Rethinking the Need for Nail Plate Removal: A comparison of the risks between standard nail bed repair and conservative treatment
Vinay Rao, MD, MPH, Ronald A. Akiki, BA, Joseph W. Crozier, MA, Reena A. Bhatt, MD, Scott T. Schmidt, MD, MBA, Loree K. Kalliainen, MD, MA
The Warren Alpert Medical School of Brown University
Background: Nail bed injuries are commonly treated with nail plate removal and repair due to concern for future nail deformity. There is controversy whether this is necessary. We compared the outcomes for adult patients with simple nail bed lacerations who underwent either formal nail bed repair or conservative management.
Methods: A retrospective cohort study was performed of adult patients with presumed nail bed lacerations from 2012 to 2019. Nail bed lacerations were diagnosed in patients with fingertip injuries and either a visible laceration on exam, subungual hematoma (SUH) >50%, or any SUH in the setting of a distal phalanx fracture. All patients included had an intact nail plate. Patients were treated either with nail bed laceration repair or conservatively with splinting without nail plate removal. The primary outcome was the development of a nail deformity. Secondary outcomes included infection, nonunion, and patient reported functional outcomes using the quick DASH survey.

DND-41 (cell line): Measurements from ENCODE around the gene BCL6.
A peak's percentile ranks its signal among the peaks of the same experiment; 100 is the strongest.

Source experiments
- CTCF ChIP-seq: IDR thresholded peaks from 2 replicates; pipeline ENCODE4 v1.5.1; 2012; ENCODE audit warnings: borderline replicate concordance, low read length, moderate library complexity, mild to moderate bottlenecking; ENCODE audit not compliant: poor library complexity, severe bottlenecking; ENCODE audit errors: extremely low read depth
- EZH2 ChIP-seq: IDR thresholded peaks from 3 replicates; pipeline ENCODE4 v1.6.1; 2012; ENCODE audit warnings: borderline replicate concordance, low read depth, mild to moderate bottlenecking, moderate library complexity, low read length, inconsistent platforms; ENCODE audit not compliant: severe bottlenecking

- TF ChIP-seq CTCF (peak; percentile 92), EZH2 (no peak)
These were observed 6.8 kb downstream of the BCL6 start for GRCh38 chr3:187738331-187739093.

Results: Thirty-eight patients with nail bed lacerations were treated conservatively, and 40 patients were treated with nail bed repair. Average follow-up time was 4.5 weeks in the office and no shorter than 1-year on telephone interview. Patients in the conservative management group exhibited no greater risk for nail deformities compared to the nail bed repair group (13% vs 23%, RR = 0.58, p = 0.40). There were no significant differences in secondary outcomes or quick DASH scores between groups.
Conclusions: This study reports no increased risk for nail deformities in adult patients with simple nail bed lacerations treated conservatively versus those treated with nail bed repair.
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